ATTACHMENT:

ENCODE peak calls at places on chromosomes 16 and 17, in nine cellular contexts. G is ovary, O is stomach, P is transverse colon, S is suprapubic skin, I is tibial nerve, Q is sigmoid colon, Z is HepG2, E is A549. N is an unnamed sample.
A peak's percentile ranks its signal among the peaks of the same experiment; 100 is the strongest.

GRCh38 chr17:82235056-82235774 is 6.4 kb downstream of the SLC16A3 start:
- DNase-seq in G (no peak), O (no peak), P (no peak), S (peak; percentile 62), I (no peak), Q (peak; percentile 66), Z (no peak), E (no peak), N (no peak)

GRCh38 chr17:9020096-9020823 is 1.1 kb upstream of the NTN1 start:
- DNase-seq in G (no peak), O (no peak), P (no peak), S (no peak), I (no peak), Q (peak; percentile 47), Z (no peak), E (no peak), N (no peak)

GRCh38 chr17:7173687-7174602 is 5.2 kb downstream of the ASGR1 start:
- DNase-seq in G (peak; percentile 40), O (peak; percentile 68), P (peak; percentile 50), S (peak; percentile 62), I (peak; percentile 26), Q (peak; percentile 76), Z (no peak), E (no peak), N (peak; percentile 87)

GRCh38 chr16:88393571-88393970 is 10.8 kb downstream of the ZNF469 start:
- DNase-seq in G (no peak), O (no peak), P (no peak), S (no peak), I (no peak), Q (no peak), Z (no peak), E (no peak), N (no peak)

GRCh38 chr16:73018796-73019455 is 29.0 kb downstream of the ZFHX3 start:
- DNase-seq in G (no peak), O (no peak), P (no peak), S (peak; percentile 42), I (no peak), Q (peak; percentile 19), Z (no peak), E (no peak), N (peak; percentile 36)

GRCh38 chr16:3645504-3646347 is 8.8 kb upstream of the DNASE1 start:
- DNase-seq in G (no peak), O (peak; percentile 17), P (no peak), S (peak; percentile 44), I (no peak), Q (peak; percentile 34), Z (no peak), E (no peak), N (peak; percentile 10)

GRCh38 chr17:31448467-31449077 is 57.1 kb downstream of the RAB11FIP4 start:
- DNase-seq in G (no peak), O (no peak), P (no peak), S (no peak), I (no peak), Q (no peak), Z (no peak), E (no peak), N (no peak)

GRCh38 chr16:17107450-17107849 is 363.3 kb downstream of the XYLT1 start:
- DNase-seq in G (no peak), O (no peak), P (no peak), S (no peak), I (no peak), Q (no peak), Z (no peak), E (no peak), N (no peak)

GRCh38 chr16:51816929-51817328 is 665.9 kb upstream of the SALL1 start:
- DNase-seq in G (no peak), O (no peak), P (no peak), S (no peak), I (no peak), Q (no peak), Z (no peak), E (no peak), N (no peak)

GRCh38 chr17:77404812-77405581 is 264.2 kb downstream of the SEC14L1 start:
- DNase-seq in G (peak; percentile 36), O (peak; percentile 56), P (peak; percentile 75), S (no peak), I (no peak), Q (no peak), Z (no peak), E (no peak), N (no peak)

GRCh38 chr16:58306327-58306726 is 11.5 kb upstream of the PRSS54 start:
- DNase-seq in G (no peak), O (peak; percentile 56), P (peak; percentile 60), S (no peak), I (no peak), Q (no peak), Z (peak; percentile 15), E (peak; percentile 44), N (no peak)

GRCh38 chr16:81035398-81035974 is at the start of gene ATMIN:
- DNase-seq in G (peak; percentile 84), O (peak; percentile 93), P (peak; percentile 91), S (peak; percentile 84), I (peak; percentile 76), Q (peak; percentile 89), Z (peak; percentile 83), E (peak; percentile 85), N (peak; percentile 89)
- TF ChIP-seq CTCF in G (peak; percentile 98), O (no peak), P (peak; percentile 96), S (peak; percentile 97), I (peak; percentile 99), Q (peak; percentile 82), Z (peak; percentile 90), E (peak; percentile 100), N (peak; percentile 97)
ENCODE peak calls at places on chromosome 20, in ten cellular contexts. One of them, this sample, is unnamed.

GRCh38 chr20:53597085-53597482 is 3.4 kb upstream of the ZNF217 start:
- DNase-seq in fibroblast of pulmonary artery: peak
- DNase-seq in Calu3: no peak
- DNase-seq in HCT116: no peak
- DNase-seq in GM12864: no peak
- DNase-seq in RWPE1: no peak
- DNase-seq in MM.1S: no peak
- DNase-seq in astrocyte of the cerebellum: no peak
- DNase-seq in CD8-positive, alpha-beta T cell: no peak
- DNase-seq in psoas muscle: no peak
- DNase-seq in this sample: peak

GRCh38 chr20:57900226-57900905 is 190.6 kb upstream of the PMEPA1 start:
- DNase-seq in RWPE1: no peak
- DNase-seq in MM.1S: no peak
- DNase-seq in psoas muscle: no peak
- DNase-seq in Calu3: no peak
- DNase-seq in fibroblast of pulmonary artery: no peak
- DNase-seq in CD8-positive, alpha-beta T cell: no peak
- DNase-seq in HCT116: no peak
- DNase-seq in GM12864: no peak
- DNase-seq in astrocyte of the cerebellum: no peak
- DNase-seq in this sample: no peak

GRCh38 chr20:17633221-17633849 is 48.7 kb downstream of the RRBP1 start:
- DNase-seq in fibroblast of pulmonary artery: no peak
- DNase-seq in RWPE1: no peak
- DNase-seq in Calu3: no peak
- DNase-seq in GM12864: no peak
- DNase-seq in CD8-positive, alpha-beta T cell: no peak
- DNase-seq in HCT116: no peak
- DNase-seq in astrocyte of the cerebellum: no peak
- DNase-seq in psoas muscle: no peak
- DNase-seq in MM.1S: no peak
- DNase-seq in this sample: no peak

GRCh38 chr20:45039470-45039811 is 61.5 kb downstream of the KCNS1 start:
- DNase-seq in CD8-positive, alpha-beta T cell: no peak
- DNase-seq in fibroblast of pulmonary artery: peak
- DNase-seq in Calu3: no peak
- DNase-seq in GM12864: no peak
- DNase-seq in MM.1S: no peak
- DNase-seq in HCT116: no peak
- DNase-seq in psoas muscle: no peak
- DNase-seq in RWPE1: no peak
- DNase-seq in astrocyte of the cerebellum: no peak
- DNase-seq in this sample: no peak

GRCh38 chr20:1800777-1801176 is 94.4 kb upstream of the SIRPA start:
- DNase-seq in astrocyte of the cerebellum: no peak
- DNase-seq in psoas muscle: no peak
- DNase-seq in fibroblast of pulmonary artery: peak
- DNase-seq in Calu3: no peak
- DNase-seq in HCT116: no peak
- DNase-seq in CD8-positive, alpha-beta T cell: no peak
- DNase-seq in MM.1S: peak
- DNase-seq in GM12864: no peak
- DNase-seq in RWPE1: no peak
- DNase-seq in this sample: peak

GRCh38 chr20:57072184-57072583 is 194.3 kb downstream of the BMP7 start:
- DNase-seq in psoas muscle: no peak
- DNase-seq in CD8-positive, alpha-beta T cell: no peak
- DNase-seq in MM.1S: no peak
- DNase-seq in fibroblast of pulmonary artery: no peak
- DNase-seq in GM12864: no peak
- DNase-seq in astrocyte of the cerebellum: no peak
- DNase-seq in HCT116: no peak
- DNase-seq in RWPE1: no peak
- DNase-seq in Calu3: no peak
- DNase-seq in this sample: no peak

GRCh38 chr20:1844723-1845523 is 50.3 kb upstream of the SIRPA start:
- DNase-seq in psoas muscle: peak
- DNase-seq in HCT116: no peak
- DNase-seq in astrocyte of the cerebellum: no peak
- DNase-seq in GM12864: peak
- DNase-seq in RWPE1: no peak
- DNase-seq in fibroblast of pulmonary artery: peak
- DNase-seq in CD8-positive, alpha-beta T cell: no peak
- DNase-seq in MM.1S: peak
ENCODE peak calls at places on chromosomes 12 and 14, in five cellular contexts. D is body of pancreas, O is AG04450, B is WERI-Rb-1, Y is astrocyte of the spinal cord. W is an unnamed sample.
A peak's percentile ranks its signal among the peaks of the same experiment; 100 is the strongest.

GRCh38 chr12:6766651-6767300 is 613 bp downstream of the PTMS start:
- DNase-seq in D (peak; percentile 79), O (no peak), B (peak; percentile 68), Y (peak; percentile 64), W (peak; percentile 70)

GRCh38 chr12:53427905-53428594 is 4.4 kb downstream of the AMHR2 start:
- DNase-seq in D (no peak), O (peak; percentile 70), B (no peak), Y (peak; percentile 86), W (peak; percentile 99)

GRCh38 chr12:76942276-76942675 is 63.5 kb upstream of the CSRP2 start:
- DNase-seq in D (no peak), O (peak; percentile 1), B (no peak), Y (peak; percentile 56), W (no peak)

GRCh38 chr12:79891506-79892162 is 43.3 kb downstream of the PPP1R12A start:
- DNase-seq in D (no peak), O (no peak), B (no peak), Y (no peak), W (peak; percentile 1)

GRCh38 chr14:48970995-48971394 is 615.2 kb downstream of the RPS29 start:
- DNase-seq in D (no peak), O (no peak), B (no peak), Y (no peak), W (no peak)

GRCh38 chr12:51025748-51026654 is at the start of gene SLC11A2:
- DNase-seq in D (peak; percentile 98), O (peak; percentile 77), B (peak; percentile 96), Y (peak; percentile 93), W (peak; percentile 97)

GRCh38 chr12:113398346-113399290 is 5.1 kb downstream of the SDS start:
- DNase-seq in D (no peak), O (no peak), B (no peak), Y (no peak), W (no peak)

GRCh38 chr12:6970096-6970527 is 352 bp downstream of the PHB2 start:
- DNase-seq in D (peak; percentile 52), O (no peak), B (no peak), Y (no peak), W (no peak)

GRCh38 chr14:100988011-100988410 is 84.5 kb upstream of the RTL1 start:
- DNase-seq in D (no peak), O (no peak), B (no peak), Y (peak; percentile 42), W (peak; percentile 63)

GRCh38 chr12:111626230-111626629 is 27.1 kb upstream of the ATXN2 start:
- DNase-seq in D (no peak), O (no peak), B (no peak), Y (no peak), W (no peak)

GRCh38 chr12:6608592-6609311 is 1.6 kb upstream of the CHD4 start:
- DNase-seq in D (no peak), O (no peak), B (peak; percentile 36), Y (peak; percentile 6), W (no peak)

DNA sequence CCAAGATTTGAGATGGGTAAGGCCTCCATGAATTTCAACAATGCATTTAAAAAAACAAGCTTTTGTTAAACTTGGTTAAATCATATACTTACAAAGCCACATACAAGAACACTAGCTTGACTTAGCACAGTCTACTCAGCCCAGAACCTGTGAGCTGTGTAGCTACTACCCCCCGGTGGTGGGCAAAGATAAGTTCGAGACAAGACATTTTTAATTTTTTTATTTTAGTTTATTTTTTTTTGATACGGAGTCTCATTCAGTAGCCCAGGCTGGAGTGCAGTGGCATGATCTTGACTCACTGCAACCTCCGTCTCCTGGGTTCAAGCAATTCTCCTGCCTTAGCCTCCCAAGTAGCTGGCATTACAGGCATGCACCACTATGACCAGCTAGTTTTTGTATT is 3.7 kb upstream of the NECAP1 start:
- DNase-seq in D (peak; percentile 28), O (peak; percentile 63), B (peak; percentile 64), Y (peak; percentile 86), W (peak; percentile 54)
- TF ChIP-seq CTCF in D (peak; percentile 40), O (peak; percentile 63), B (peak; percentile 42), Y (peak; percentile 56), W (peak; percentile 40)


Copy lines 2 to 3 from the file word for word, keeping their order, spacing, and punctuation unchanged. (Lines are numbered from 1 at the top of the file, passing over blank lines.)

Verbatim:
A peak's percentile ranks its signal among the peaks of the same experiment; 100 is the strongest.

GRCh38 chr17:82235056-82235774 is 6.4 kb downstream of the SLC16A3 start: